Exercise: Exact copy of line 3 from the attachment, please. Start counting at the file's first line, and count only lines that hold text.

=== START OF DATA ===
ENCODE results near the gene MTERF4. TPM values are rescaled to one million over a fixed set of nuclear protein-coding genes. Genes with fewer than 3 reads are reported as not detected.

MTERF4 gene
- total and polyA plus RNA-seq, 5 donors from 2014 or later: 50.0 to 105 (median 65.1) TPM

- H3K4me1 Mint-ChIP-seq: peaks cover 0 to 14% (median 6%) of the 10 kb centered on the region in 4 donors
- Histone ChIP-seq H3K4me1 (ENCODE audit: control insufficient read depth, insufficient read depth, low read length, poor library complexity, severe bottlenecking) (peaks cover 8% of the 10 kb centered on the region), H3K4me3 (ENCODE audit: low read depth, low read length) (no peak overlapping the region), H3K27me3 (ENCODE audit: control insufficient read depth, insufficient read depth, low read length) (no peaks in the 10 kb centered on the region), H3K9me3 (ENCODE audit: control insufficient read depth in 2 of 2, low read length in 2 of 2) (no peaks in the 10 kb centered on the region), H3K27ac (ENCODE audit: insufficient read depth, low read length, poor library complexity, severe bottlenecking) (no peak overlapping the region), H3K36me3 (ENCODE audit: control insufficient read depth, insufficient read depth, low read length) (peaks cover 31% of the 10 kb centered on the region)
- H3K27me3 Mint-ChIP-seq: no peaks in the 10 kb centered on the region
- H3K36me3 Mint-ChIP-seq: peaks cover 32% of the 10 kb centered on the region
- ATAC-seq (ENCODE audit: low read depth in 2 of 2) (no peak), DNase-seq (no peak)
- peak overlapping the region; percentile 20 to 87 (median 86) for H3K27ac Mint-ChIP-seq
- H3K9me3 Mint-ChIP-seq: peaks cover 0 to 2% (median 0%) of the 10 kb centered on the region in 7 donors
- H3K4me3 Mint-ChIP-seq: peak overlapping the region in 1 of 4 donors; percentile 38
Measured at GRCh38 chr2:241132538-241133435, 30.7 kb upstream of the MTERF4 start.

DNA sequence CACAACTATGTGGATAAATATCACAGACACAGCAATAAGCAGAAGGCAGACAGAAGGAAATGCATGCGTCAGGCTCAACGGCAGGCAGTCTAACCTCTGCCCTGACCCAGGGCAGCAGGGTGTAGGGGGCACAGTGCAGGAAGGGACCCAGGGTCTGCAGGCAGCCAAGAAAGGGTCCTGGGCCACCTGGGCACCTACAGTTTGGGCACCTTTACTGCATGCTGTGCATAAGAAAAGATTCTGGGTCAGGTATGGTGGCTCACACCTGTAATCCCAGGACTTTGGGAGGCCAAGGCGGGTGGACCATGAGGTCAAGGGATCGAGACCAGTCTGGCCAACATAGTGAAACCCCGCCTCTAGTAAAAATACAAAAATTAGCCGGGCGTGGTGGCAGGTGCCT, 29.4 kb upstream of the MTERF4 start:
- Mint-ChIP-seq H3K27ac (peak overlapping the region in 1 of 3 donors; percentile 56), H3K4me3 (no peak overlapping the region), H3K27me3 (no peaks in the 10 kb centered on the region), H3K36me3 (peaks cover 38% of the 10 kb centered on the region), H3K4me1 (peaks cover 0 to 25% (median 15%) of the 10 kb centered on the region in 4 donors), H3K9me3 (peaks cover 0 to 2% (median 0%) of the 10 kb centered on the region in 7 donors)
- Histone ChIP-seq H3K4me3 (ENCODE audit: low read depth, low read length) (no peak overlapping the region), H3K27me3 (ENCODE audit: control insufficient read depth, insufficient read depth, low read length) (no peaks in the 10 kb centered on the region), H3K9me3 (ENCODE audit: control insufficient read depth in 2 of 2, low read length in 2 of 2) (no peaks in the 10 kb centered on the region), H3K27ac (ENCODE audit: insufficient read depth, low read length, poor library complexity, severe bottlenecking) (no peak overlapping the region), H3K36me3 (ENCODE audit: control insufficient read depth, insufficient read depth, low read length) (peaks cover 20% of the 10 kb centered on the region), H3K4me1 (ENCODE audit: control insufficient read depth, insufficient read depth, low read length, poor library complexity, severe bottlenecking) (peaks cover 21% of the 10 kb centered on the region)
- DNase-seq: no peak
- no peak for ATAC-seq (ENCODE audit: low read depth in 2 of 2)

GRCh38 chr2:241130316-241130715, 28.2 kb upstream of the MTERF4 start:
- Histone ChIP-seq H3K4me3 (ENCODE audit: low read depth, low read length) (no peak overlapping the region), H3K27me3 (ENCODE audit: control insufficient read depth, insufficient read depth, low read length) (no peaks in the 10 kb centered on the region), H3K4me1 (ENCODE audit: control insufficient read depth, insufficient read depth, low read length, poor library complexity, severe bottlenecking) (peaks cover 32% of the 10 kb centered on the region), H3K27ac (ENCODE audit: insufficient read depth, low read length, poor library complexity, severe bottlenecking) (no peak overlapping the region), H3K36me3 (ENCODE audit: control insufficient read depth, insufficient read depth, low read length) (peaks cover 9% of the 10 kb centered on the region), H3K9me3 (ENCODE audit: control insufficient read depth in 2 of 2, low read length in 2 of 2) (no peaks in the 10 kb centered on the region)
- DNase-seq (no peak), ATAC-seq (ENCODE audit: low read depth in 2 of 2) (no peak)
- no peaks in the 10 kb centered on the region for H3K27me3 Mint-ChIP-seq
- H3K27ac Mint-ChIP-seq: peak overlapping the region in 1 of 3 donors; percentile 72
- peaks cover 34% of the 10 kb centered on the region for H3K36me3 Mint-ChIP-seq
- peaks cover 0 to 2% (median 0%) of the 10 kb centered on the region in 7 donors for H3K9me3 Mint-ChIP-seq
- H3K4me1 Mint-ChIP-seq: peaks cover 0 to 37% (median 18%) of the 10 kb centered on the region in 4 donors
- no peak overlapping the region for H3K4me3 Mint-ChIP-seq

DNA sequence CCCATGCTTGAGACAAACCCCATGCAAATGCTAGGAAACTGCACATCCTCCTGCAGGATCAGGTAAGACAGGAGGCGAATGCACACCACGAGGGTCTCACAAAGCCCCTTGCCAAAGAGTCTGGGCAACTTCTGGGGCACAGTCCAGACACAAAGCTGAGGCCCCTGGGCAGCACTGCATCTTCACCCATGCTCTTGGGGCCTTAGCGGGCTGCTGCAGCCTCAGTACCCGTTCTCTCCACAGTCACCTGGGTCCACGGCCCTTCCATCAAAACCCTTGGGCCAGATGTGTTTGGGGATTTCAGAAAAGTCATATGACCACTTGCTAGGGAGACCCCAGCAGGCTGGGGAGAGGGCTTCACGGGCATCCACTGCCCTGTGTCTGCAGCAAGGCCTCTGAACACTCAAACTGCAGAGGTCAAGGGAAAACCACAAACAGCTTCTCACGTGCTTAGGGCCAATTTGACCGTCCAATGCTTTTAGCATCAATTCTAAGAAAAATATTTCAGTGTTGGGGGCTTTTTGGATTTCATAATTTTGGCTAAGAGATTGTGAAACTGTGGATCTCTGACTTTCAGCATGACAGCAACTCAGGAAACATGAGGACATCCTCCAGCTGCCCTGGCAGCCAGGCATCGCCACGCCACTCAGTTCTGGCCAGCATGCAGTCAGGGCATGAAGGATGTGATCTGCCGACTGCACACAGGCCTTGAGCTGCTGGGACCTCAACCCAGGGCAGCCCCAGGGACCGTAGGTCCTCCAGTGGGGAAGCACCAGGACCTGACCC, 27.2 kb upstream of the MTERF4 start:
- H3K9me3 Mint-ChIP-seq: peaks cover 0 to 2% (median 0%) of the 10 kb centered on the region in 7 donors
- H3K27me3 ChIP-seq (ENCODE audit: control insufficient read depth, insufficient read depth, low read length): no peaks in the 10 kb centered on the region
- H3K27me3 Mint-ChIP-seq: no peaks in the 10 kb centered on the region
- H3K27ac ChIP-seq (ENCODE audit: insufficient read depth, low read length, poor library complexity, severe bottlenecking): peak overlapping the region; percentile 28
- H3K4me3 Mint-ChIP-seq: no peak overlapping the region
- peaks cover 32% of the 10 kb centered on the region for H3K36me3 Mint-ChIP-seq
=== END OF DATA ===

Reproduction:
- total and polyA plus RNA-seq, 5 donors from 2014 or later: 50.0 to 105 (median 65.1) TPM